After six weeks of teases, we finally find out what happened to Lois and Jon in Man of Steel #6. Meanwhile, Rogol Zaar tries to blow up planet Earth, presumably the same way he blew up Krypton because he really hates Superman and his people. On one hand, we’ve got family squabbles and on the other, there’s a knock-down, drag-out fight with the fate of the planet on the line.
I wish I could say that this led to an exciting, gripping read, but Man of Steel #6 is the finale to a mini-series that quickly lost steam and does not deliver. I’m trying my hardest to see the bright side of this story, but that is proving to be rather difficult.
Let’s start with Lois and Jon. It was revealed earlier that Clark’s father, Jor-El dropped by unexpectedly and said that Jon should come with him to travel through space and embrace his Kryptonian heritage. Everyone started acting way out of character and apparently forgot who this guy is. Jor-El essentially criticizes how Clark and Lois are raising their son and says that he deserves better.
I will give writer Brian Michael Bendis props here for tying this in the recent Super Sons of Tomorrow arc. This is the catalyst for Jon deciding to go with his grandfather as he is scared that he’ll end up losing control and hurting millions of people. That’s a possible future that awaits the boy, and his parents haven’t done much to assuage this uneasy feeling.
Despite his incredibly solid relationship with his parents, Jon decides to go with his creepy, one-eyed grandfather, who he barely knows, on a trip through space for an undetermined amount of time. Lois tags along as she’s a reporter and this is the story of a lifetime. While Clark loves these people more than anything in the world, he can’t leave Earth alone for that long.
This tore me up because he should go. There are tons of other heroes on this planet, including his cousin who is every bit the Kryptonian powerhouse he is, but he just can’t bring himself to do it. Instead, Clark watches as his family leaves in a flash of light, and he’s stuck alone in an empty apartment with no one to blame but himself.
Jumping back to the present, Superman finds Rogol Zaar in the Earth’s core with a strange device meant to destroy the planet. This leads to the second round of their fight, but Clark is a little more prepared this time around. He’s only thought this through a little bit though as he still doesn’t have an endgame here. He has no idea how to stop this madman, nor does he know why or how he’s doing all this.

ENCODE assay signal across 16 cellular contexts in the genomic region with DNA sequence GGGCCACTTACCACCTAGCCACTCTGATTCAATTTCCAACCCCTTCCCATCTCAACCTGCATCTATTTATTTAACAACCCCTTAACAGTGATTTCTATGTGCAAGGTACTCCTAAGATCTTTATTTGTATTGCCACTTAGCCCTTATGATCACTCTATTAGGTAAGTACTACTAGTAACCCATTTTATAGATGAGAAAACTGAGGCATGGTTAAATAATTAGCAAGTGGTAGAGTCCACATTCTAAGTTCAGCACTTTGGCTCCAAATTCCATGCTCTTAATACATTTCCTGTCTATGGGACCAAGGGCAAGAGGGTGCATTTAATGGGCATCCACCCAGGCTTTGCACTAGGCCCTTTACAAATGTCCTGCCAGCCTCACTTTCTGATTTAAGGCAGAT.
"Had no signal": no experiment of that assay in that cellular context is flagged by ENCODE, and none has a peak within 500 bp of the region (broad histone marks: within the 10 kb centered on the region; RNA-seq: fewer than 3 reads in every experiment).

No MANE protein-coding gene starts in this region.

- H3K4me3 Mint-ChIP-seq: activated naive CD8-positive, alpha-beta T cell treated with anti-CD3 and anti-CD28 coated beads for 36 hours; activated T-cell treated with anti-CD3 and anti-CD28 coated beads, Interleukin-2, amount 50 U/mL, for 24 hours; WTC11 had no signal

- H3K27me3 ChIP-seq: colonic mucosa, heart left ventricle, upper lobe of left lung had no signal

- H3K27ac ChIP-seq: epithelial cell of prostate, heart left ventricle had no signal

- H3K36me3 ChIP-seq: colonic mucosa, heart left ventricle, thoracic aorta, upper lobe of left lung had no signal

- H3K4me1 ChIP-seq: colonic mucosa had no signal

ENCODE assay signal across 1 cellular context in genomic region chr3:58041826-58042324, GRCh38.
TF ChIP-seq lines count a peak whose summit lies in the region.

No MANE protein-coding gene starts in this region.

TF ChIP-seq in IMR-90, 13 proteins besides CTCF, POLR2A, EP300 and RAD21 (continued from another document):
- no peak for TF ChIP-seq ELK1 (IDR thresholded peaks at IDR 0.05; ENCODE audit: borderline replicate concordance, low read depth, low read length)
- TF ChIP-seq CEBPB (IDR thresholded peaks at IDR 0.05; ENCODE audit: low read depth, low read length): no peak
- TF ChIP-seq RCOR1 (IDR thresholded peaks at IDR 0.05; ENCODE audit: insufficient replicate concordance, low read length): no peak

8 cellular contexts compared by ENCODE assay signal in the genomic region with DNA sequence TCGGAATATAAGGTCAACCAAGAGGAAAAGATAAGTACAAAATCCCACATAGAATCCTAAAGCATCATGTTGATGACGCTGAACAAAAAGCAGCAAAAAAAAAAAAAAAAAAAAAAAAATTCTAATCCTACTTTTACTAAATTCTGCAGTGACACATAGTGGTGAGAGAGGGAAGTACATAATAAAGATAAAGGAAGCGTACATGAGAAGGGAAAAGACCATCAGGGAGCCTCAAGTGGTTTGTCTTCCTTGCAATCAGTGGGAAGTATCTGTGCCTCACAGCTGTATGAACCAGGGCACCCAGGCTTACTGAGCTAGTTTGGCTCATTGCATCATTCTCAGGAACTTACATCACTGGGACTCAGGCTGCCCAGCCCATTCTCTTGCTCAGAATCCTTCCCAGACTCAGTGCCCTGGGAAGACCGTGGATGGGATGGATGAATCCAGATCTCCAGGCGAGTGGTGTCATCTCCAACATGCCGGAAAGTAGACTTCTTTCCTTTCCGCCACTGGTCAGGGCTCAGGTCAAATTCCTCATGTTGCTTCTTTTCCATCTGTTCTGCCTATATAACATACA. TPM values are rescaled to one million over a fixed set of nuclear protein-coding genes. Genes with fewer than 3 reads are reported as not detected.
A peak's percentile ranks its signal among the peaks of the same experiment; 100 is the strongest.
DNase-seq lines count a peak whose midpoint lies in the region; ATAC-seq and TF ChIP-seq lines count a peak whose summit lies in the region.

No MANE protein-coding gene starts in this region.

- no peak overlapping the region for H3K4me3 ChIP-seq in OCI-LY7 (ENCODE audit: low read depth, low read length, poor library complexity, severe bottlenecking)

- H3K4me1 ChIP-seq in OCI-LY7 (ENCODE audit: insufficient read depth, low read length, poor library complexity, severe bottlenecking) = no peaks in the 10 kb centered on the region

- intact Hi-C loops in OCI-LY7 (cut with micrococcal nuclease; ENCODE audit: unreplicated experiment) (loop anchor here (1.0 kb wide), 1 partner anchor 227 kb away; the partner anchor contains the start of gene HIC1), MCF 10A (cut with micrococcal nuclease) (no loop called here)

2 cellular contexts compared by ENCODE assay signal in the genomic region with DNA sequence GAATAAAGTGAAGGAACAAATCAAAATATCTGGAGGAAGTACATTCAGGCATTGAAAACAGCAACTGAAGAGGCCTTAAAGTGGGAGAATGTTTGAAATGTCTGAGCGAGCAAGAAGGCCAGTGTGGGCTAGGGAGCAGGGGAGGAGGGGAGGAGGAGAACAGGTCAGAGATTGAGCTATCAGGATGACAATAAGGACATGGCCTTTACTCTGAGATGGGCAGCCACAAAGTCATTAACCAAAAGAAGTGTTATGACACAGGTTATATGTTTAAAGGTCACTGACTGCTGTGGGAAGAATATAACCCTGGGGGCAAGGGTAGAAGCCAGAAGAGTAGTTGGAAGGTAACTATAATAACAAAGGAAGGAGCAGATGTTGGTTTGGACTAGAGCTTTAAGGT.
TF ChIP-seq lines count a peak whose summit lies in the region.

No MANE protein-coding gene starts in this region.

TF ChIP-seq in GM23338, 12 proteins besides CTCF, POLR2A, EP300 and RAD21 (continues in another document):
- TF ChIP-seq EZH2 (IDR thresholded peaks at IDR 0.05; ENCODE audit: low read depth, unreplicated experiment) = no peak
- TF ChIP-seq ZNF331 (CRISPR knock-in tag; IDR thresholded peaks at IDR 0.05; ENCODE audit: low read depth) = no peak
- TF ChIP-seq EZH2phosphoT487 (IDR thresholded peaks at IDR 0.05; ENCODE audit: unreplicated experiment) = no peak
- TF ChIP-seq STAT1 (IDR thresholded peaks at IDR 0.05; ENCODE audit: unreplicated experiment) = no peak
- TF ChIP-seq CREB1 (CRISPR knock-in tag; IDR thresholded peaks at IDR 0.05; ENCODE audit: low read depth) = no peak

The battle within the Earth’s core is intense and for good reason. The pressure there is extreme and the molten fire brewing makes it look like Hell itself is roaring all around these two aliens. Colorist Alex Sinclair lights this well, to the point where you can practically feel the heat permeating the pages.
Artist Jason Fabok gets some time to shine here, as we’ve only seen his work in bits and pieces throughout the mini-series. This time around he illustrates the entire issue, alternating between the fight in the present and the argument in the past. One weaves into the other, amplifying the tension back and forth.
Fabok’s pencils are well-detailed and fit Superman perfectly. You can see the intensity of the man’s face as he stares down his father one minute and then throws a punch at a monster the next, all while sporting his signature spit curl.
Josh Reed’s letters are solid, however the caption boxes that pop up from the off-page Jor-El argument during the Rogol Zaar fight are all the same type, despite coming from different people. This was a little confusing at first, as it can be a little tough to understand who is saying what as the characters aren’t on those pages, but the conversation is being replayed in Superman’s head.
My feelings on Man of Steel can be summed up with an exchange between Clark and Jor-El. Superman looks at his father and says, “I think you handled this poorly and now my house is in disarray.” Bendis jumped on the scene with a big idea in Action Comics #1000. What if there was someone behind the destruction of Krypton? That is a terrific premise that instantly hooked me. This mini-series did not come close to exploring that idea. Instead, it clumsily reset Superman’s status quo by sending away his wife and child in a drawn-out plot point that didn’t deliver. It’s not as bad as Spider-Man’s One More Day, but it’s close.
I’m still holding out hope that some of the points introduced in this mini-series will have some sort of payoff soon in Superman, Action Comics, and Supergirl, but as it stands, I’m less interested in the character now than when Man of Steel began. That’s saying something as Superman became one of my favorite characters during the Rebirth run with some solid storytelling.